Best Practices for Giving Vendors Access to Your Building

giving vendors access

The following article was contributed by ServiceMaster Commercial Cleaning, a janitorial cleaning franchise based in Virginia. 

The success of your business lies first and foremost with you and your employees and your relationships with your customers and clients. But you probably also rely on outside vendors from time to time (for example, cleaning and maintenance crews, courier services) in order to help your business flourish.

These outside vendors are crucial to the work that you do, but it can be anxiety-producing to allow other professionals whom you don’t know to have access to your place of business outside of regular hours when you are not there to supervise activity.

We’d like to discuss best practices for giving vendors access to your building so that all parties benefit from the relationship (vendors not being able to do the jobs that they are tasked to do is problematic for everyone involved) and you have peace of mind.

Clear Authorization Policies

Make sure that you have clear policies for who is authorized to have keys to your place of business. Some questions to ask and answer:

  1.  Should the door always be locked or always open during office hours?
  2.  How many people need access to the space?  How often does this change and how often are people added to this list?
  3.  Are there different access roles for managers, employees, freelancers, and interns?

Depending on the physical layout of your business, it may be possible to give specific vendors access to only part of the location. For example, while a cleaning crew would need to be able to access all the areas that you’d like cleaned, a courier service might only need to be able to access the foyer of your business to leave and pick up packages, but not the rest of your office space.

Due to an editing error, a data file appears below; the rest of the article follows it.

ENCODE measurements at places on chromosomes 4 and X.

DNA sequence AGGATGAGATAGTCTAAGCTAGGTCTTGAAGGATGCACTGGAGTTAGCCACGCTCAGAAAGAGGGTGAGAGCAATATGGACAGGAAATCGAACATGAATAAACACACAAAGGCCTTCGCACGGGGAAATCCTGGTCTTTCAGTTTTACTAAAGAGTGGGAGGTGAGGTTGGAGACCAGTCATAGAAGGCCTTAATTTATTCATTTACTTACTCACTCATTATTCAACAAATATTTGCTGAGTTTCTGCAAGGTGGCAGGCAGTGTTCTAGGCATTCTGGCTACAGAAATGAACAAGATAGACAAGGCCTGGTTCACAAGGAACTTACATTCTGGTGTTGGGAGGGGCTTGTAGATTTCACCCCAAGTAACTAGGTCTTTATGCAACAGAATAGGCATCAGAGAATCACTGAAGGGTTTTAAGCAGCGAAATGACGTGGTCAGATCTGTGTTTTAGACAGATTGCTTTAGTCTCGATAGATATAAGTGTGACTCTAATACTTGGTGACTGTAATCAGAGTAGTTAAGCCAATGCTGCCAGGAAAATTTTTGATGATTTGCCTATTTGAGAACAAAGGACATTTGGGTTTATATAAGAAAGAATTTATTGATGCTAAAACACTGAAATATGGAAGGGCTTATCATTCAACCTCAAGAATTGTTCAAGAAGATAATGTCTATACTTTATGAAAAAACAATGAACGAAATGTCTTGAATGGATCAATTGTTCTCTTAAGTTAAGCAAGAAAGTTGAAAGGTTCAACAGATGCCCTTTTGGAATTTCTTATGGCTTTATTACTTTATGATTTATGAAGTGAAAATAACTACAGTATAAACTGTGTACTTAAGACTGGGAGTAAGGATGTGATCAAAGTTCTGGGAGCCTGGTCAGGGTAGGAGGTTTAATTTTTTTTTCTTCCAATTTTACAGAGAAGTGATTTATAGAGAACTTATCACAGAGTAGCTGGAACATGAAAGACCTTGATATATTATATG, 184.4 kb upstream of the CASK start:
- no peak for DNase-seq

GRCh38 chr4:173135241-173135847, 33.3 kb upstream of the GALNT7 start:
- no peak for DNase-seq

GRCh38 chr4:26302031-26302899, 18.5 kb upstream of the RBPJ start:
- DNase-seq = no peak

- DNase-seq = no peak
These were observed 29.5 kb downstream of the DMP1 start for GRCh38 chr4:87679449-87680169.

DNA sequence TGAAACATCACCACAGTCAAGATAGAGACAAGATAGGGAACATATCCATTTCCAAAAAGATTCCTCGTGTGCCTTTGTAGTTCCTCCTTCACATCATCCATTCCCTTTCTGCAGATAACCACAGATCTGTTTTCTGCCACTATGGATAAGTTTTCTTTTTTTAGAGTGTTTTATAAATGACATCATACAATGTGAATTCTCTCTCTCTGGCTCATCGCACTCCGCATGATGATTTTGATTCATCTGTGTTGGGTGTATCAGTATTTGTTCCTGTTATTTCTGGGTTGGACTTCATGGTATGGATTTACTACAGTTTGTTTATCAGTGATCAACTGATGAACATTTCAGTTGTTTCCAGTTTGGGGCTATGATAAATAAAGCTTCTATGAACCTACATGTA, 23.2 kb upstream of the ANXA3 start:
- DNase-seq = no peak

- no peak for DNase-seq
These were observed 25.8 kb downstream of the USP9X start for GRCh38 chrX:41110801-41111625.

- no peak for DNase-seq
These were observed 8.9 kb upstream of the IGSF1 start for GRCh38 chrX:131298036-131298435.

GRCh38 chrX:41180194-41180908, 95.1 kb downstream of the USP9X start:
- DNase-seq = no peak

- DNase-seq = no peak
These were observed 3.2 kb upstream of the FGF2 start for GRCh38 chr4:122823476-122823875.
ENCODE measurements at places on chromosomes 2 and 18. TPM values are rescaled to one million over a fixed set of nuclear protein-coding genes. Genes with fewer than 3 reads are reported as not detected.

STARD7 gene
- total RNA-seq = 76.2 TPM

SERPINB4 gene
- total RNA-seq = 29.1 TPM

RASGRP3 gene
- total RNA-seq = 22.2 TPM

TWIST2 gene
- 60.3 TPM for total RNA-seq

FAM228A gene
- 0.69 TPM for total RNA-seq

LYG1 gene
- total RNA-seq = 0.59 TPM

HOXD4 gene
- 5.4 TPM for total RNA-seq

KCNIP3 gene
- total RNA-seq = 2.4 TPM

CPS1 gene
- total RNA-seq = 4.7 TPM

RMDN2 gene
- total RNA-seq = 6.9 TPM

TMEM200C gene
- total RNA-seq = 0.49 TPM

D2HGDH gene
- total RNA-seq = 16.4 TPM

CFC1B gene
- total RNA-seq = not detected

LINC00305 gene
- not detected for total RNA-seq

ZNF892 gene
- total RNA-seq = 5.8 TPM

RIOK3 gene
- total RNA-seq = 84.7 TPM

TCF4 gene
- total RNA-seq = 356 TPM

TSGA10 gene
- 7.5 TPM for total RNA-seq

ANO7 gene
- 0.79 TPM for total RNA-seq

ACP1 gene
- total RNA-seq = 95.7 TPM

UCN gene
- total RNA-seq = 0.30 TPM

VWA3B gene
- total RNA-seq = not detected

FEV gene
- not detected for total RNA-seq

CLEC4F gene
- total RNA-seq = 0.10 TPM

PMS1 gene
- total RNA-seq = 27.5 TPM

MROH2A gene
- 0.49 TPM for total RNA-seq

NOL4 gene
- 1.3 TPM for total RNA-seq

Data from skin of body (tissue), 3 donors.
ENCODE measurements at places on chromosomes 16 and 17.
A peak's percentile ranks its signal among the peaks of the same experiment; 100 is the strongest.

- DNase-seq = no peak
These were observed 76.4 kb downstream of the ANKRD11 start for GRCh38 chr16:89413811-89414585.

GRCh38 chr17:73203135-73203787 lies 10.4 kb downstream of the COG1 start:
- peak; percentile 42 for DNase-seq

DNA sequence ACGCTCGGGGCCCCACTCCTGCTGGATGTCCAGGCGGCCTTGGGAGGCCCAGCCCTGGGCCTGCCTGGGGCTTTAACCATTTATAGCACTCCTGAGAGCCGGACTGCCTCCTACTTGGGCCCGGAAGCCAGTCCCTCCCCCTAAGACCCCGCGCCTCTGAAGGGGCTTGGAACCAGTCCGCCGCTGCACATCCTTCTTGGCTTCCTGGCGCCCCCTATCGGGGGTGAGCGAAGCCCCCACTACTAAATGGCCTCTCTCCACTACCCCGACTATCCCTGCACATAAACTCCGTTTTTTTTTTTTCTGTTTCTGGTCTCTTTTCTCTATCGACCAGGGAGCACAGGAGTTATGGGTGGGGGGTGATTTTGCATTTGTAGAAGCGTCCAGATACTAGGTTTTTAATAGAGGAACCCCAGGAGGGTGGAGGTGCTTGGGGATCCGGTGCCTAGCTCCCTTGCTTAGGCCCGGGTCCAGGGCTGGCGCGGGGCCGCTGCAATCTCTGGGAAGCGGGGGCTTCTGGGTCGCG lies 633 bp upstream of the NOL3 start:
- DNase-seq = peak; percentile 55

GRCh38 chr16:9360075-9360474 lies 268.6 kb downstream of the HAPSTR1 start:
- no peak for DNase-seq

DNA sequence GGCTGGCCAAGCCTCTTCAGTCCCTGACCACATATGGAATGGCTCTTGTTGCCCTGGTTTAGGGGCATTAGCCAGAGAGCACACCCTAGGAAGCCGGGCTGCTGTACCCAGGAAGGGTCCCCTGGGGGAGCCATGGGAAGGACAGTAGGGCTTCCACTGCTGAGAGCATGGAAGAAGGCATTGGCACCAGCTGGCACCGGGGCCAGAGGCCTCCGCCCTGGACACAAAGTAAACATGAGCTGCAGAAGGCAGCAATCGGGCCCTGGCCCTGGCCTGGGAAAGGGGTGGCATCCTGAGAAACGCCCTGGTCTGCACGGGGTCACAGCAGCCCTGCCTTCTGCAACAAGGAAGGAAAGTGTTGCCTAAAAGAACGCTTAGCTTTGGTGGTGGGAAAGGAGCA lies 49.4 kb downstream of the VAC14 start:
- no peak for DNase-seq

Having an up-to-date list of who has which keys and when they were used to access which doors is crucial to maintaining the security of your business. Make sure that you only have as many keys that you actually need for individuals to access the secured entrances in your business space.  Extra keys can pose a security issue if they fall into the wrong hands.

Use of Access Control Systems

Access control systems can help prevent unauthorized access to your building and/or office space. These systems are designed so that only authorized users—using pre-programmed PIN codes, access cards or biometrics—can access keys. On-board advanced technology automatically records all access activity. A basic system often consists of a computerized key storage cabinet, a key locking mechanism, and a tracking system so that individual keys can be traced to specific individuals.

Today, best practices dictate that two- or three-factor authentication is the preferable option for each access point. A combination of the options mentioned above ensures that each user must authenticate at least two of the following categories: knowledge (such as a PIN), possession (such as a key card) or identity (proven through a fingerprint or retina scan). This ensures that people cannot gain unauthorized access by having only one particular piece of information.

Guidelines for Engaging Vendors

You should have in place clear guidelines that vendors should be required to meet before they are granted access to your business location. Make sure that you do your due diligence and conduct a background check on the vendor before entering into a business agreement.

What is a vendor’s conduct policy? What are their employee screening practices?  Have the employees all passed criminal background checks? What methods does the vendor use to make sure that this information is up-to-date?

All vendors should undergo security training to ensure that the employees are familiar with your business’ security policies and understand how to access properly and securely the necessary areas of your business and ensure that the location is secure when they leave. They should also know what to do if an emergency arises while they are accessing the building or office space, especially if no one from your business is there to assist them.

Make sure to check vendors’ references. Ask for contact information for other clients.  While a quick internet search will often lead you to reviews, you might also want to check the Better Business Bureau website and with your local chamber of commerce.

Because the work of third-party vendors is crucial to the success of your business, make sure that you only use respected and trusted companies for your all of your needs, including facilities maintenance.